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Saturday, November 24, 2012

Some Questions / Observations on B1 - In Search of the Unknown

I'm away for the weekend, and the only things I brought in print with me that were gaming related were OSRIC and B1 - In Search of the Unknown. My intention is to start writing the introductory adventure for my AD&D campaign, and what better inspiration than Dungeons & Dragons Dungeon Module B1? (Okay, one could argue B2, but it is what it is).

So, here's some observations from B1:

1 - Right on the cover it states "With only minor modifications, this module is also eminently suitable for use with ADVANCED DUNGEONS & DRAGONS". Strangely enough, it seems with only minor modifications it is suitable for use with Dungeons & Dragons. More on that below.

2 - Non-player character clerics include Tassit, Servantj├╝ of St. Cuthbert. The World of Greyhawk was casting a wide web back then.

3 - Fighting Men NPCs include Krago of the Mountains (Dwarf) with Str 18/54. Exceptional Strength was purely an AD&D concept as far as I can recall.

4 - I'm pretty sure thieves were restricted to Humans only in Basic Dungeons & Dragons, but there is at least one of each of the player races in the NPC list.

5 - I had forgotten that B1 was a "stock the monsters and treasures from list A and list B" type of adventure. Hardly easy on a beginning DM, but amazingly awesome for reusability of the adventure among the same group / intertwined groups. The room descriptions themselves dont change, but the contents do.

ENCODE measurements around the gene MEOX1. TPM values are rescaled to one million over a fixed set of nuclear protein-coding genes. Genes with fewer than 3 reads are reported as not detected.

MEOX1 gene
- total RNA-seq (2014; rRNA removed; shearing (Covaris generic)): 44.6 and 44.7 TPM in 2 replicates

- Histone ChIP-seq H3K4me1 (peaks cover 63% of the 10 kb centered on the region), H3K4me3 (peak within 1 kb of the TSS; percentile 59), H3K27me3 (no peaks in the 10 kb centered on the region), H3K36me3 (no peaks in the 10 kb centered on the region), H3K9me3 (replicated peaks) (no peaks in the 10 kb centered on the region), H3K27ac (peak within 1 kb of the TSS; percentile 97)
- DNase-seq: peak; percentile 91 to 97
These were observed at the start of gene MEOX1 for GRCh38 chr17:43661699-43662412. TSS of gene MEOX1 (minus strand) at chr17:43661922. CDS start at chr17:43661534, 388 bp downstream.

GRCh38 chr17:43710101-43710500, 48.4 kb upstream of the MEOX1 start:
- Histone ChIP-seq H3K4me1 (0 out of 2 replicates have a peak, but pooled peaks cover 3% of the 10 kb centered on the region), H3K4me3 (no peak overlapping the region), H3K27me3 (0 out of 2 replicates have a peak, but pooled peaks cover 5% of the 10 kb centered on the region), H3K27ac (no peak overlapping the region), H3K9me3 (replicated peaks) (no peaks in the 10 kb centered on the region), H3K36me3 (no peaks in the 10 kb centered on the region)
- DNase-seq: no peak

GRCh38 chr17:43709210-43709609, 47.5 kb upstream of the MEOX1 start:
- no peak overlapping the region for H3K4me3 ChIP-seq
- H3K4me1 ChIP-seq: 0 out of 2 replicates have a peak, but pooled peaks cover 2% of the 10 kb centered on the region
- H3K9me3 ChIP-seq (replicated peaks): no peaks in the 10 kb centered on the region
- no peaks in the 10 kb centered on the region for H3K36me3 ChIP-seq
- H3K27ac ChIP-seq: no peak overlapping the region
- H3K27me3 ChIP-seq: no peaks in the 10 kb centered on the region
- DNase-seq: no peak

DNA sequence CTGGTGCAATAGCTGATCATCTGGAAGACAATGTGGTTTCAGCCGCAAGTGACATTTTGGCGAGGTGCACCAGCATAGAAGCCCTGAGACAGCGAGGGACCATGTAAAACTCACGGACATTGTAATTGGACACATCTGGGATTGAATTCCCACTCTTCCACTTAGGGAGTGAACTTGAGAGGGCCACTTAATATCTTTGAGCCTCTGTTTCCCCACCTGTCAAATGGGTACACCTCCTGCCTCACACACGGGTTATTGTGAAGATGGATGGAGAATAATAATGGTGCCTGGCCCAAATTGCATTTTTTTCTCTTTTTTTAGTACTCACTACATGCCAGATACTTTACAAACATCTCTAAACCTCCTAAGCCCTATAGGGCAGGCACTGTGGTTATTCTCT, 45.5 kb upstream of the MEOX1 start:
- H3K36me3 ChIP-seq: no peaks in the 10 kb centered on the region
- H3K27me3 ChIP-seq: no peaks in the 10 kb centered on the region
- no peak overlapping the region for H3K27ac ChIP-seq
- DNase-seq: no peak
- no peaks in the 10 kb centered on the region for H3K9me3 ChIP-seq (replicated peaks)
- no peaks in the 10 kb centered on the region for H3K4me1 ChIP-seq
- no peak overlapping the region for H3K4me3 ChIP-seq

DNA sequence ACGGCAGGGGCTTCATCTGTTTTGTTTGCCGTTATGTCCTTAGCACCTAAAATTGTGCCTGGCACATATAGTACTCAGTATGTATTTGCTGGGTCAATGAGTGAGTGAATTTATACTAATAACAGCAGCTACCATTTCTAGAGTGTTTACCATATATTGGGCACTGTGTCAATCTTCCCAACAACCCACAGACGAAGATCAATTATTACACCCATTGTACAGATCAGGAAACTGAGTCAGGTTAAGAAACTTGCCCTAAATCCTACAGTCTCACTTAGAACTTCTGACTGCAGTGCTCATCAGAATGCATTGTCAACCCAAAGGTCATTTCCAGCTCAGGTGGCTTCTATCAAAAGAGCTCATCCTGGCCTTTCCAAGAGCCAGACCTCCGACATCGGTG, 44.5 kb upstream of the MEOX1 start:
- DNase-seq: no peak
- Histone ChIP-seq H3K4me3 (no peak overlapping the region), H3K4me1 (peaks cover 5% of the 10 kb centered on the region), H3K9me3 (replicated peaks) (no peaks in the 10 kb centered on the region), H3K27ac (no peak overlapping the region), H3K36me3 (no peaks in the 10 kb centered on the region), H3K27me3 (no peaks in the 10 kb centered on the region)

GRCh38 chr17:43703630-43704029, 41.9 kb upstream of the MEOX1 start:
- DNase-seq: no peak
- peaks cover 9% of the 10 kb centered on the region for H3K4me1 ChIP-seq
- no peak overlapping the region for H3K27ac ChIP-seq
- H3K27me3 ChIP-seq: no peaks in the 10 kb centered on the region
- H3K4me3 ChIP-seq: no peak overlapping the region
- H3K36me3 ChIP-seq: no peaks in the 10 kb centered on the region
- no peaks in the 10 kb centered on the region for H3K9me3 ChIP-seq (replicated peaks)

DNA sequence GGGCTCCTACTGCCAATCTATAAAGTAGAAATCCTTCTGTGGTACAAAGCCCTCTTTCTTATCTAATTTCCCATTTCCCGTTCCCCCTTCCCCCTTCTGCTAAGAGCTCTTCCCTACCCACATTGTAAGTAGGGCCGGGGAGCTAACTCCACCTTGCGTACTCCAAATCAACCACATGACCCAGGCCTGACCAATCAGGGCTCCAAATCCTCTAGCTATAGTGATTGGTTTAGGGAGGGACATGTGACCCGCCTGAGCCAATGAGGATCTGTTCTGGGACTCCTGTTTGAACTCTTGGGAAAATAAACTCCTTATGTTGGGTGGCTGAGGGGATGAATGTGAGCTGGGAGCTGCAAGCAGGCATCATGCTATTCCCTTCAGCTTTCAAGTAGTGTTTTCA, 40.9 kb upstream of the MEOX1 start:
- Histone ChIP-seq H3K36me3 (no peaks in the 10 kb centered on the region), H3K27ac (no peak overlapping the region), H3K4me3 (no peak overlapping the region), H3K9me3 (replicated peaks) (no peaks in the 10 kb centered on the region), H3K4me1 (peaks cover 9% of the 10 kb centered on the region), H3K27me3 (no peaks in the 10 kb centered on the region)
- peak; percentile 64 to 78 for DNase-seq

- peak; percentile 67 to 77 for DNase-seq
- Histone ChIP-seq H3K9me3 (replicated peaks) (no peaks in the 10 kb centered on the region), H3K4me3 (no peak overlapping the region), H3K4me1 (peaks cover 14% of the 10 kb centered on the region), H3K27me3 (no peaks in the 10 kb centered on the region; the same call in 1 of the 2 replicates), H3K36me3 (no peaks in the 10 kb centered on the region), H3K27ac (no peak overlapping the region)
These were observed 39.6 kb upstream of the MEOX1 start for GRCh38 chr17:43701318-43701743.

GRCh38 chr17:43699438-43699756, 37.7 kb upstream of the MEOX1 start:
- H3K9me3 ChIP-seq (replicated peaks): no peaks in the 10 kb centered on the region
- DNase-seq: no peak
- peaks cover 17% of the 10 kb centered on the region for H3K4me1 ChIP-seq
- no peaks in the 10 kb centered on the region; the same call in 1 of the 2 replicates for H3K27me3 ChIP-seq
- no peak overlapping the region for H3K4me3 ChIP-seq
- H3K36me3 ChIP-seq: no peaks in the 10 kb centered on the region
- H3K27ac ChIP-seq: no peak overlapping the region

6 - It makes a point of introducing tricks and traps to the players and the DM - it's not a funhouse dungeon, but it has its moments.

7 - There is a list of potential hirelings and henchmen for the PCs to hire, but no town to actually find them within. We know they aren't hanging around outside the dungeon waiting for a job. I guess that's why they swapped this out for B2 in the later Basic D&D Sets.


  1. Exceptional Strength was in OD&D, introduced in the Greyhawk supplement.

    Holmes D&D wasn't meant to stand alone (or be a separate line), but simply be a starter set for AD&D, which wasn't finished yet.

  2. But Holmes Basic didnt have Exceptional Strength, and this was meant to be played with Holmes basic

  3. One of my all time favorite modules. I have run this time and again and it's always full of surprises.

  4. Tenkar: Another oddity is that there are elves that are either fighters or magic-users, rather than the standard combination of both found in Holmes. All of the oddities are found in OD&D, so there's been some speculation that the module was originally written by Mike Carr for OD&D rather than Holmes Basic. See here.

  5. I've converted this adventure to both D20 and BFRPG and it's still fun..


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